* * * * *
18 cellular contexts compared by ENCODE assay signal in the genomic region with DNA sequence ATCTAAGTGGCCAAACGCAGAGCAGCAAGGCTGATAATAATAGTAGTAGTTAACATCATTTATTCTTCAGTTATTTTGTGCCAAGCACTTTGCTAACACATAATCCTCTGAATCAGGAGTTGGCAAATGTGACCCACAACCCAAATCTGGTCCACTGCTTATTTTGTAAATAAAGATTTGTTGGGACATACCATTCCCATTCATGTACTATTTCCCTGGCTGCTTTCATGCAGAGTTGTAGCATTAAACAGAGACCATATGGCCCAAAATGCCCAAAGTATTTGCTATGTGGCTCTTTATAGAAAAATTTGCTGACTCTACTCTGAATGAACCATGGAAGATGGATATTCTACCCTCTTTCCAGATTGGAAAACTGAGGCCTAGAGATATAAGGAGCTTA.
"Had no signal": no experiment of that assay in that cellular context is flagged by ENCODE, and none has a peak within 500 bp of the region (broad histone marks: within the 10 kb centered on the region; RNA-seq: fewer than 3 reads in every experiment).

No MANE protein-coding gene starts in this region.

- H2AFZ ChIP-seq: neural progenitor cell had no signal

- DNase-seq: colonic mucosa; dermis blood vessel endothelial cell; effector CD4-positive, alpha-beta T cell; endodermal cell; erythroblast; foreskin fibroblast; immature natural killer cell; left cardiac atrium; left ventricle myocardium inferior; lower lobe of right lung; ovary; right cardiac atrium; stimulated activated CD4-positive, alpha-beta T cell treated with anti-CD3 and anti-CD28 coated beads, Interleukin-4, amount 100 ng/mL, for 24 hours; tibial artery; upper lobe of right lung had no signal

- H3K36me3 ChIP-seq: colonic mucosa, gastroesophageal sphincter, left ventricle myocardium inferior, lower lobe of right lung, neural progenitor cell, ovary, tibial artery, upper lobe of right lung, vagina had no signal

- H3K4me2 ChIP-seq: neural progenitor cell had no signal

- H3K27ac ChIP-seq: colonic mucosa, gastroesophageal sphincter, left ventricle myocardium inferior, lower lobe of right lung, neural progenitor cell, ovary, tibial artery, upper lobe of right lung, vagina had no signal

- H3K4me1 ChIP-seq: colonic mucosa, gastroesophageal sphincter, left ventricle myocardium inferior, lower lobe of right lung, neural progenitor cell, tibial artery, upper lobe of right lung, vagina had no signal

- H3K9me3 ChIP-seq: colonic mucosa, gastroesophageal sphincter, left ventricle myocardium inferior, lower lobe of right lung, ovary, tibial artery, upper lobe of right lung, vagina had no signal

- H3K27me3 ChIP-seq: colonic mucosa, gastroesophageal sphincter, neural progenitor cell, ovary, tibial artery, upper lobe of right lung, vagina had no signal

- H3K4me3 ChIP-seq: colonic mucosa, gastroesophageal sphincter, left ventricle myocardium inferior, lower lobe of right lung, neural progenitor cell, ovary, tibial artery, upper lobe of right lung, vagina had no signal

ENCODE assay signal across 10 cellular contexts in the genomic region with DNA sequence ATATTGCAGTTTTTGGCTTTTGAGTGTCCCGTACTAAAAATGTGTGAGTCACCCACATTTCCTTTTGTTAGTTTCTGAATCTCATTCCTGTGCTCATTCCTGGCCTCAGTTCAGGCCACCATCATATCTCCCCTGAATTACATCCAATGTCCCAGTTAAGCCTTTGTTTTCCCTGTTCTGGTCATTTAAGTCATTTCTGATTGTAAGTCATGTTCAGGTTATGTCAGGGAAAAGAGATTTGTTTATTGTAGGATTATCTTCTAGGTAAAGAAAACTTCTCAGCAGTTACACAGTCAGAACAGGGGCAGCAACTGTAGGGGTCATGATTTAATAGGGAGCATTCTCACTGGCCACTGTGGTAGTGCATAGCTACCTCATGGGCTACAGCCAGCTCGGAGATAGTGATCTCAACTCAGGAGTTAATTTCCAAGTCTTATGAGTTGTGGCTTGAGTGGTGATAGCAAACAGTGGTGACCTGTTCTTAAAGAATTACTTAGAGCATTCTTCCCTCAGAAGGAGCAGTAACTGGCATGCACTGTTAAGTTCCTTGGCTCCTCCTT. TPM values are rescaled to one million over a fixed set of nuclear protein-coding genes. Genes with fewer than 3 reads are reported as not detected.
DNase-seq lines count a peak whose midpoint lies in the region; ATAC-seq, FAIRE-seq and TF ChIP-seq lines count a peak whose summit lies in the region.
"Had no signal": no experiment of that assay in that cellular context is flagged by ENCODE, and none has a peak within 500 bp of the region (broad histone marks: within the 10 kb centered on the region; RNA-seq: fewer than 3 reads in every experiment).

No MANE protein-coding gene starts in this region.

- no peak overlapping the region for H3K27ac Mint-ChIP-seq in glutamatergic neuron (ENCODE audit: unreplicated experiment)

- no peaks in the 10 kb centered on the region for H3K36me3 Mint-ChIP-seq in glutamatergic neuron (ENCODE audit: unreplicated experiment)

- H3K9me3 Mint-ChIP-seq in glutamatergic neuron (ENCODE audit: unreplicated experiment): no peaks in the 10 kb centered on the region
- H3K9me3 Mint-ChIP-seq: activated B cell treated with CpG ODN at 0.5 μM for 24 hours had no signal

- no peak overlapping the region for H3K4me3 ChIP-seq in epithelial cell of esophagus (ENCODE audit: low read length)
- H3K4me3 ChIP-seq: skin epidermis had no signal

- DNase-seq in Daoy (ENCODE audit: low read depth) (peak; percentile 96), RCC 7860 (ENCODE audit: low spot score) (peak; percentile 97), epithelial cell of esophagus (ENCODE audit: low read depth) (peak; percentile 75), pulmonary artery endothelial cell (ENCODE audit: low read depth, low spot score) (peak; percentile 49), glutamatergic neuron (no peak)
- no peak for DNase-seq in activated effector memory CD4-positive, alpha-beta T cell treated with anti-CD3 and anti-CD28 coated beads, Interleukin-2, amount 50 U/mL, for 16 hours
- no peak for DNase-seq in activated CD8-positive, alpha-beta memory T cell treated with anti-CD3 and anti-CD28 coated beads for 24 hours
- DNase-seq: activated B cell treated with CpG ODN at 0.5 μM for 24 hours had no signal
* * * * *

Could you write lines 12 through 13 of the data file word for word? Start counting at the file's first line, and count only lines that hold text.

- H3K4me3 ChIP-seq: colonic mucosa, gastroesophageal sphincter, left ventricle myocardium inferior, lower lobe of right lung, neural progenitor cell, ovary, tibial artery, upper lobe of right lung, vagina had no signal

ENCODE assay signal across 10 cellular contexts in the genomic region with DNA sequence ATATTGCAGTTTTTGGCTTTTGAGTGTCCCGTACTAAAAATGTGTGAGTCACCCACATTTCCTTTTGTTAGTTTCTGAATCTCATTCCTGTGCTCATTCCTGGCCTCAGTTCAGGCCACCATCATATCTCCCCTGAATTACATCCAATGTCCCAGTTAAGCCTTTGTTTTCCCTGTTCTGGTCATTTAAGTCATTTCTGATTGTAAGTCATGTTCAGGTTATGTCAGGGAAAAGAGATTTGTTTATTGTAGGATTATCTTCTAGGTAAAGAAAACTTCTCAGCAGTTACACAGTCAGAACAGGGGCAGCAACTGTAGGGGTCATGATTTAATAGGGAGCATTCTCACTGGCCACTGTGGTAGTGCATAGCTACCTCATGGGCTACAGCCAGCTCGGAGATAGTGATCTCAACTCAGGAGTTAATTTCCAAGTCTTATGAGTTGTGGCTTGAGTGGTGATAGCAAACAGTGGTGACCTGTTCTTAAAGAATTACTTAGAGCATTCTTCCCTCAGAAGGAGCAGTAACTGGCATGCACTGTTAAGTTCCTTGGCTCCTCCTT. TPM values are rescaled to one million over a fixed set of nuclear protein-coding genes. Genes with fewer than 3 reads are reported as not detected.